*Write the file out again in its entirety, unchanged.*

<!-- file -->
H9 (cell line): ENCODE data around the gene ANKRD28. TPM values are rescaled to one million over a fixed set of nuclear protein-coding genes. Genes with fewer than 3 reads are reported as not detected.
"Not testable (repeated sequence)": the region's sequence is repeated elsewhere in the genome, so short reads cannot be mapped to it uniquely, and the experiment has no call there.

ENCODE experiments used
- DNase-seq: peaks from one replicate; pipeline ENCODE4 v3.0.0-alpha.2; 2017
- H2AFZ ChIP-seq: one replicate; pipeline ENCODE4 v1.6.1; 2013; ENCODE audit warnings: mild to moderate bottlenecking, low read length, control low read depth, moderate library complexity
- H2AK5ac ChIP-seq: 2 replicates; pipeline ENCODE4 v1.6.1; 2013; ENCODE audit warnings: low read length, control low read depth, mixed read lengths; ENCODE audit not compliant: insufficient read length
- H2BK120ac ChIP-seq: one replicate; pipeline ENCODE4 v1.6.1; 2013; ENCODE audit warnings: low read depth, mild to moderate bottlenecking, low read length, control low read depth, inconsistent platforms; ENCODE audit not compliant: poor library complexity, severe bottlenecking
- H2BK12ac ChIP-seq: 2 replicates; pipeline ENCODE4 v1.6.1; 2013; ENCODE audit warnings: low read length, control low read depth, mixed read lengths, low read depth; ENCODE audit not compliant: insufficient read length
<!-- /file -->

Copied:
H9 (cell line): ENCODE data around the gene ANKRD28. TPM values are rescaled to one million over a fixed set of nuclear protein-coding genes. Genes with fewer than 3 reads are reported as not detected.
"Not testable (repeated sequence)": the region's sequence is repeated elsewhere in the genome, so short reads cannot be mapped to it uniquely, and the experiment has no call there.

ENCODE experiments used
- DNase-seq: peaks from one replicate; pipeline ENCODE4 v3.0.0-alpha.2; 2017
- H2AFZ ChIP-seq: one replicate; pipeline ENCODE4 v1.6.1; 2013; ENCODE audit warnings: mild to moderate bottlenecking, low read length, control low read depth, moderate library complexity
- H2AK5ac ChIP-seq: 2 replicates; pipeline ENCODE4 v1.6.1; 2013; ENCODE audit warnings: low read length, control low read depth, mixed read lengths; ENCODE audit not compliant: insufficient read length
- H2BK120ac ChIP-seq: one replicate; pipeline ENCODE4 v1.6.1; 2013; ENCODE audit warnings: low read depth, mild to moderate bottlenecking, low read length, control low read depth, inconsistent platforms; ENCODE audit not compliant: poor library complexity, severe bottlenecking
- H2BK12ac ChIP-seq: 2 replicates; pipeline ENCODE4 v1.6.1; 2013; ENCODE audit warnings: low read length, control low read depth, mixed read lengths, low read depth; ENCODE audit not compliant: insufficient read length